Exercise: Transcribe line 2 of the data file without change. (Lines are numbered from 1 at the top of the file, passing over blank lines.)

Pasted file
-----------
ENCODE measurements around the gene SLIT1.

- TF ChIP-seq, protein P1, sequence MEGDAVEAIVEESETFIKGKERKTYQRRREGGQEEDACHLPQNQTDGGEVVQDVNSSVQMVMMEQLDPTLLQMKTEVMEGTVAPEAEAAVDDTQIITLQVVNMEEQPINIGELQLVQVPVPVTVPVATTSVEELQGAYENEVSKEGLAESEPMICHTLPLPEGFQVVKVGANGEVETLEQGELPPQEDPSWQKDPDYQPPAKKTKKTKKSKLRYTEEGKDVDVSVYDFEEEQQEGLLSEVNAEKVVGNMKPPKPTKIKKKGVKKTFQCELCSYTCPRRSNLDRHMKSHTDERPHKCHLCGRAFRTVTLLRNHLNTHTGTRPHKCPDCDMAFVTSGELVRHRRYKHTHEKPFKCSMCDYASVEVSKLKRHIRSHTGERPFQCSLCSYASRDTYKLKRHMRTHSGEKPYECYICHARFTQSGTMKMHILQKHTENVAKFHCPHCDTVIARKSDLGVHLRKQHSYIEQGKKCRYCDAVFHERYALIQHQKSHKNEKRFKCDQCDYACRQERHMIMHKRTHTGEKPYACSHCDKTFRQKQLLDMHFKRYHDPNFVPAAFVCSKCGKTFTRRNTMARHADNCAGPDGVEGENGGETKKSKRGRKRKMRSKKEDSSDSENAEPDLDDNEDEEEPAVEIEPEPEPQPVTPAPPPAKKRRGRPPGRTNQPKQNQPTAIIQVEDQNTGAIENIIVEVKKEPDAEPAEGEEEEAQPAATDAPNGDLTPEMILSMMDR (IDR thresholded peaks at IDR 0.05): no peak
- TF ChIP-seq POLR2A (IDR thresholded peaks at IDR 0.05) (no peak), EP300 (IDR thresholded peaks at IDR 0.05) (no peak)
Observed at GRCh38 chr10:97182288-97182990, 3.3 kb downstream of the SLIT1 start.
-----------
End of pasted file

- TF ChIP-seq, protein P1, sequence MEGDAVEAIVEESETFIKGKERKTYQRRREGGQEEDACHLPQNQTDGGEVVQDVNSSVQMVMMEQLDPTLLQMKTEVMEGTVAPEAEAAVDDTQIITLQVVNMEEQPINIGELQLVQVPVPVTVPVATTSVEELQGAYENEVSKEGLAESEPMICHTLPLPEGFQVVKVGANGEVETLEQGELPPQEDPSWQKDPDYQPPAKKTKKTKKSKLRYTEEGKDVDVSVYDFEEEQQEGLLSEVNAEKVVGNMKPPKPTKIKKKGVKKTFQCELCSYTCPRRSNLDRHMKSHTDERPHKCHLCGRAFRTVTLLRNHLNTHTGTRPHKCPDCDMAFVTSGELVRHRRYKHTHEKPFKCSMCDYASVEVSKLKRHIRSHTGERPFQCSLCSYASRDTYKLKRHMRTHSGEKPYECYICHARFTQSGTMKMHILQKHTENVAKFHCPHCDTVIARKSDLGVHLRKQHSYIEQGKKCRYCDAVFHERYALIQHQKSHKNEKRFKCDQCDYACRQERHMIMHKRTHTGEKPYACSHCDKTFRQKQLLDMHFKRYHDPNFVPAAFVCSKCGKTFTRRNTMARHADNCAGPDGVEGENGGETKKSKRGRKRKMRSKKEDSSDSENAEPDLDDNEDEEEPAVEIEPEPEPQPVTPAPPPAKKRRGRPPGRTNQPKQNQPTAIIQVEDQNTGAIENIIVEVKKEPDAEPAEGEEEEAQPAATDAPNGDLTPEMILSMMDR (IDR thresholded peaks at IDR 0.05): no peak